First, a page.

If you need assistance, please call 610-709-5147

How Should You Respond to a Low Offer on Your Home?

Friday, April 5, 2024   /   by John Salkowski

How Should You Respond to a Low Offer on Your Home?

     
A few steps you can take to negotiate a great deal with lowball offers.


If you’re planning on selling your home this spring, you need to be prepared to receive a lowball offer. Housing market activity has slowed since interest rates stagnated around 7%, but prices are still high in most markets due to low inventory. This has created a situation where a lot of homebuyers have warped expectations of what a “good” first offer on your home should look like, and you need to know how to respond. I know a low offer can be insulting, but you need to think strategically when selling your biggest asset. Today, I’ll go over how you should strategically react to a low offer to ultimately get the deal you wanted all along.


1. Check the comps one more time. Before you deal with your lowball offer, double-check that it’s actually as low as you think it is. The housing market changes at a rapid pace, so make sure your home is still worth what you thought it was. You might even be pleasantly surprised—some experts predict home prices to increase by 5% this spring. Check comparable homes in your area to see where prices are trending. Also, ask your buyer’s agent if they reached their price based on their own comps. If you can prove home prices in your area are actually higher than they thought, they might be willing to increase their offer without much negotiating. Remember, the market ultimately decides the value of your home, not your asking price. 


2. (Almost) Always counteroffer. So, you’ve checked the comps, your home is still as valuable as you thought, and your buyer isn’t moving. What now? In my opinion, it’s always worth it to counteroffer unless you suspect the buyer isn’t acting in good faith. If the buyer rejects your counteroffer immediately and insists on their lowball price, you can safely walk away knowing they were probably just fishing around for a deal from unprepared sellers. 


3. Compromise on other terms. One of the reasons why your buyer may have offered a lowball price upfront is because they don’t have enough money to offer the full asking price. While many sellers see this as a dealbreaker, I highly recommend at least hearing your buyer out. Chances are, they’ll be willing to give you great terms on other negotiating items to make up for their lower price. For example, if you need a longer close, shorter inspection period, or other contingencies waived, you might be willing to budge on price. However, if price is the main sticking point, I recommend offering something like covering the buyer’s closing costs or buying down their interest rate to free up cash.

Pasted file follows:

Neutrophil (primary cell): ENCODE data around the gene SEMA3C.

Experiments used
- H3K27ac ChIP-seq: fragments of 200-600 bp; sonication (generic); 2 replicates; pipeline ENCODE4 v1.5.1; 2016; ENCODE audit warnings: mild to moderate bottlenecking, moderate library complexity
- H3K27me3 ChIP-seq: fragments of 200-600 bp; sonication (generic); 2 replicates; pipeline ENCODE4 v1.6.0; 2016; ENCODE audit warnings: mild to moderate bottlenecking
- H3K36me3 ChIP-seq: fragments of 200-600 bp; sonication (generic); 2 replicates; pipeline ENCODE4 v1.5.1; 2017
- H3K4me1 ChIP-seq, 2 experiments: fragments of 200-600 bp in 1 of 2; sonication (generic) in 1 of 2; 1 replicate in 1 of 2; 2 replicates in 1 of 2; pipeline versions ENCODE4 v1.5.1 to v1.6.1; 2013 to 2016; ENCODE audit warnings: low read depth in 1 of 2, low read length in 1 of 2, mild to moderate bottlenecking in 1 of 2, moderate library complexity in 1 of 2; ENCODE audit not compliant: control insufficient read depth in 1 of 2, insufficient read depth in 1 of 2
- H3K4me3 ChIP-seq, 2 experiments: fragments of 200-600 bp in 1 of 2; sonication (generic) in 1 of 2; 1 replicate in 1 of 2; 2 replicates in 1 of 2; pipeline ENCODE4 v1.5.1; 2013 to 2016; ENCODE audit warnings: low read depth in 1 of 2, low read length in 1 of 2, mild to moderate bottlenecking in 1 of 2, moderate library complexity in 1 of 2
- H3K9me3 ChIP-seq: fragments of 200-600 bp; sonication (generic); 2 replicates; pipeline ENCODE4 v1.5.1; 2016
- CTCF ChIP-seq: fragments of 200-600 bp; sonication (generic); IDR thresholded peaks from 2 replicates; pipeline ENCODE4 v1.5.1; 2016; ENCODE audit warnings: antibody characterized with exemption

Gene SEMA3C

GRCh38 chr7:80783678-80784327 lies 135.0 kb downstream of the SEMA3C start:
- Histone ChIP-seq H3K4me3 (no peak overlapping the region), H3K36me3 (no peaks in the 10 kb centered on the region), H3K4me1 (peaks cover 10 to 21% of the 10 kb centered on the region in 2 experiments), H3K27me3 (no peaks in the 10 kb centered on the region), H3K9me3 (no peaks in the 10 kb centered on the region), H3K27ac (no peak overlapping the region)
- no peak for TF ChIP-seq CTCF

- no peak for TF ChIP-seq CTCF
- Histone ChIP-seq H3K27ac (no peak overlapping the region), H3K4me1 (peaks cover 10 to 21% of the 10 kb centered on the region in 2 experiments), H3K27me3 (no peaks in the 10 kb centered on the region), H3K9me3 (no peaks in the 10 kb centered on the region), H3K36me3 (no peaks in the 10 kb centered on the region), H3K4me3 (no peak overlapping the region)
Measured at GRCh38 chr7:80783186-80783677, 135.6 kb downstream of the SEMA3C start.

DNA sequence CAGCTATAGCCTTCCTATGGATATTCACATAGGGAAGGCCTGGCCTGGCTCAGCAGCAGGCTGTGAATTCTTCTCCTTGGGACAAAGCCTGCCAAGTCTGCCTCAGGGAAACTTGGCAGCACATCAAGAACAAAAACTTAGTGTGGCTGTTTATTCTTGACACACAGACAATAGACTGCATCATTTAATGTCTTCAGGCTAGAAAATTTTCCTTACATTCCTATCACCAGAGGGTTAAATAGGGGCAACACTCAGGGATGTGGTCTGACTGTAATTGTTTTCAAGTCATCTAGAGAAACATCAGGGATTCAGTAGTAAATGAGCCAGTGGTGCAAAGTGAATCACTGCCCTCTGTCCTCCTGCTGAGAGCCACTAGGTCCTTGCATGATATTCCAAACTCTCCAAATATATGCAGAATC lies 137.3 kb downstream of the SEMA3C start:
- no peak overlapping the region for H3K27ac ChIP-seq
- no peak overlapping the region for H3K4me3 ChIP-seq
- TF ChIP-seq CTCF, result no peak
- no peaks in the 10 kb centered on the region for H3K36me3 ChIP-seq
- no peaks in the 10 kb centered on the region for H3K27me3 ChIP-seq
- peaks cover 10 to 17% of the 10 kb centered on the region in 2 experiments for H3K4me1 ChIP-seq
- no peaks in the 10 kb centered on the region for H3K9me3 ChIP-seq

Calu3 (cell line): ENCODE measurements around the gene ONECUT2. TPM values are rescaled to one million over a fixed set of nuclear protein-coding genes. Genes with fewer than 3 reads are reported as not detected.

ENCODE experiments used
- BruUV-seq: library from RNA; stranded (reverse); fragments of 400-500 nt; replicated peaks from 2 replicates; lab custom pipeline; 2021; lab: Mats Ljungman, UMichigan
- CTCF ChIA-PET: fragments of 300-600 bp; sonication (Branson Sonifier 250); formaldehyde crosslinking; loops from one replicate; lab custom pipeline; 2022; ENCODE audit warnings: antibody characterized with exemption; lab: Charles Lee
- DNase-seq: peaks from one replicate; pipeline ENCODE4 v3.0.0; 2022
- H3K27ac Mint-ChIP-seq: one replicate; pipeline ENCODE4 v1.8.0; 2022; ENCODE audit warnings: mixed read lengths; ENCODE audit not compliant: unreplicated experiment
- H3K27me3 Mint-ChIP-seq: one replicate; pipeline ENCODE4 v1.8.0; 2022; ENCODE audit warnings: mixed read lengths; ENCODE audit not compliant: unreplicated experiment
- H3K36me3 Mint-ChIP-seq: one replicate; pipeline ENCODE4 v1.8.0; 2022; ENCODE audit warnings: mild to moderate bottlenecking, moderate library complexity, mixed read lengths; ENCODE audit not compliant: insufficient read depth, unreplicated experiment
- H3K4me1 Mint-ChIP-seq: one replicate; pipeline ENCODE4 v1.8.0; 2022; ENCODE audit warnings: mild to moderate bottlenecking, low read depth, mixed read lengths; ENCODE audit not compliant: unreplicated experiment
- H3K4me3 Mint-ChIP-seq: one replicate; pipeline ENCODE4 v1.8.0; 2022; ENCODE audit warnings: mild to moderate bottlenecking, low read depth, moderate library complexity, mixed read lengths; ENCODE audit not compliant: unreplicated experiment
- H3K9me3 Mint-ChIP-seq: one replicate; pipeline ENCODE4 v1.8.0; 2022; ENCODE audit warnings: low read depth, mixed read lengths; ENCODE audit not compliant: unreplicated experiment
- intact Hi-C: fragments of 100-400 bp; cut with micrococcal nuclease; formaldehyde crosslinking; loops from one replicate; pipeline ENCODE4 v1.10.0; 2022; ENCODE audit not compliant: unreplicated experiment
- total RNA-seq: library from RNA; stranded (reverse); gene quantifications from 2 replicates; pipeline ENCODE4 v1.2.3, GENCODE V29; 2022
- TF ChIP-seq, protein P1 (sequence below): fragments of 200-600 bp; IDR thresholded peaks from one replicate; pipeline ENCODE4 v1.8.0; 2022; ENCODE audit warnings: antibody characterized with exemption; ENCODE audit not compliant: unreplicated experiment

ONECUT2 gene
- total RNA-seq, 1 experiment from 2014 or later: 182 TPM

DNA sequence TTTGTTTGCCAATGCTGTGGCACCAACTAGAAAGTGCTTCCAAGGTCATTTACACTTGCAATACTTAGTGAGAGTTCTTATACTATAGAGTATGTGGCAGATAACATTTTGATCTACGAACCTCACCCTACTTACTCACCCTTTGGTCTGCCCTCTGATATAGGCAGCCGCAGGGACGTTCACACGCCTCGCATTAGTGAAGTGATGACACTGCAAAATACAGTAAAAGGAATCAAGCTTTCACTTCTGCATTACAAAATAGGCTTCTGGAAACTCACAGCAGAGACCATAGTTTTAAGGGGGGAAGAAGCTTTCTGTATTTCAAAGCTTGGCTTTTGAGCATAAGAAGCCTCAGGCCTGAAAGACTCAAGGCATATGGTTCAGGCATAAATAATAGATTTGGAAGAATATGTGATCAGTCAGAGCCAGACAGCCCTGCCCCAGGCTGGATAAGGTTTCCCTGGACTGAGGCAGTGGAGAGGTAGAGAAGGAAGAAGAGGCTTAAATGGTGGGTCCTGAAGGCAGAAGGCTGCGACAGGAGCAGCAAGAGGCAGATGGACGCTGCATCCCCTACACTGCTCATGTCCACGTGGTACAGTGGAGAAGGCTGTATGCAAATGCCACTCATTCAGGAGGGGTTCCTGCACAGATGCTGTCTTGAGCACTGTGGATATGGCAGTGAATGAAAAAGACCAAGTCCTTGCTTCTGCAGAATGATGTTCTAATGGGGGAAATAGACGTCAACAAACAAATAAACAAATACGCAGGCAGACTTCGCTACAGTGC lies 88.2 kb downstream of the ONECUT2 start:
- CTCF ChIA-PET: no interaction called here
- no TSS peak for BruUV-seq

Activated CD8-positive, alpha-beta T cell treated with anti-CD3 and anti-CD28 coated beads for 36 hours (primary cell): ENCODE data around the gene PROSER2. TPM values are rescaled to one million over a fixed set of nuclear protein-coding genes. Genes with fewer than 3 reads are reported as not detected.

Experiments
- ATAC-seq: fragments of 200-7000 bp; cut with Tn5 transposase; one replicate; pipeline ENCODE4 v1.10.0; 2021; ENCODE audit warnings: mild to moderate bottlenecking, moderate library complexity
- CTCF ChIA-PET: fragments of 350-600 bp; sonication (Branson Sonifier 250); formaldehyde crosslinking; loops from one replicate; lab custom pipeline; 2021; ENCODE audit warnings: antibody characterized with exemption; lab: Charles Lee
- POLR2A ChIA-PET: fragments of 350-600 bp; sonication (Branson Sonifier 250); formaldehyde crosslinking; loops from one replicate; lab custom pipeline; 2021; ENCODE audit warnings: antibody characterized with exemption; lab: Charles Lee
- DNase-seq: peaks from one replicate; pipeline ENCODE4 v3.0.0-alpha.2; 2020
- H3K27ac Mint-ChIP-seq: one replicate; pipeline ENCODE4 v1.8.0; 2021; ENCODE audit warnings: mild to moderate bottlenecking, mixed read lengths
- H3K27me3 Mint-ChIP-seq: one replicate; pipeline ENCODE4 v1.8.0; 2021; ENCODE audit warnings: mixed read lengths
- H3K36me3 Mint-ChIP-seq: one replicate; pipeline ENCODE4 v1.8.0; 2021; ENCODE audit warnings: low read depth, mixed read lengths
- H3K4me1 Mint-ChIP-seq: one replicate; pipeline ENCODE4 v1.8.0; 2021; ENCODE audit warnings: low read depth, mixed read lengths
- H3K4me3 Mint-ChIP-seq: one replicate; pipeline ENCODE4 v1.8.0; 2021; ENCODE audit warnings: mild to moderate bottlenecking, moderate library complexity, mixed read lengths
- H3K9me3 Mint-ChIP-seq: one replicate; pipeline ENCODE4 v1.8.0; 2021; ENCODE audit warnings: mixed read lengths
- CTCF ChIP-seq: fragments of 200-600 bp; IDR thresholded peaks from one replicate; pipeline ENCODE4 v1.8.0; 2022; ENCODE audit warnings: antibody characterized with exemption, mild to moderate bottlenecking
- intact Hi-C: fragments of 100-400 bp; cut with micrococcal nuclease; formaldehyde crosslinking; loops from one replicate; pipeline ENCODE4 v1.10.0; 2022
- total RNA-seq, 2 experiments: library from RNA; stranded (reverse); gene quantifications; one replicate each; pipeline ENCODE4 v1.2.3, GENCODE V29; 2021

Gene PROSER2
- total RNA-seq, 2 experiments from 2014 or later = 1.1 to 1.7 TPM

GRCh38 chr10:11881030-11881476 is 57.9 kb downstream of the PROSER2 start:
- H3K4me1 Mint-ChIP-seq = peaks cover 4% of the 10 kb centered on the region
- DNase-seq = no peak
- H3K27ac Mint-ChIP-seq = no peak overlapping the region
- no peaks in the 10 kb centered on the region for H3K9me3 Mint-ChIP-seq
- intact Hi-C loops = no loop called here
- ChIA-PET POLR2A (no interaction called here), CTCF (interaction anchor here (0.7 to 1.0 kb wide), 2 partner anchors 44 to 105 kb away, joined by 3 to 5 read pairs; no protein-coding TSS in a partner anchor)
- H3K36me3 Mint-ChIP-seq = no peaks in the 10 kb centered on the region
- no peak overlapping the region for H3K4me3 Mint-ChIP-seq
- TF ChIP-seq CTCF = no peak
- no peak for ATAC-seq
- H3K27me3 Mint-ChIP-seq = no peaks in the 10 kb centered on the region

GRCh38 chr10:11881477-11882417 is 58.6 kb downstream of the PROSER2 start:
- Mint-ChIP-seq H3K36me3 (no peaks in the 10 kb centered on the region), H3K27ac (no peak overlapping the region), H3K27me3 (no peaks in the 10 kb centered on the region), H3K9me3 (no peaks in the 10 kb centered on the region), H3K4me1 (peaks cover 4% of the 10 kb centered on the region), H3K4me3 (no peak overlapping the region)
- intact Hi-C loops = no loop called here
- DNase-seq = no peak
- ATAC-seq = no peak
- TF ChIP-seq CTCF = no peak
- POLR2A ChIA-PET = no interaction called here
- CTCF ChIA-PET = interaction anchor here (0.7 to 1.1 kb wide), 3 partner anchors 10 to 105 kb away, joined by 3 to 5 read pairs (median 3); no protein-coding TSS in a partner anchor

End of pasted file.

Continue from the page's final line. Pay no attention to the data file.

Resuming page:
Dealing with lowball offers isn’t fun, but it’s necessary if you want to get the best deal possible for your home. If you have any questions about our spring market, lowball offers, or something else, please call or email me. I am always willing to help!
The data relating to real estate for sale on this website appears in part through the BRIGHT Internet Data Exchange program, a voluntary cooperative exchange of property listing data between licensed real estate brokerage firms in which John Salkowski - (Winback) The JRS Realty Group participates, and is provided by BRIGHT through a licensing agreement. The information provided by this website is for the personal, non-commercial use of consumers and may not be used for any purpose other than to identify prospective properties consumers may be interested in purchasing. Some properties which appear for sale on this website may no longer be available because they are under contract, have Closed or are no longer being offered for sale. © 2024 BRIGHT, All Rights Reserved Information Deemed Reliable But Not Guaranteed. Data last updated: May 18, 2024 11 PM.
This site powered by CINC: www.cincpro.com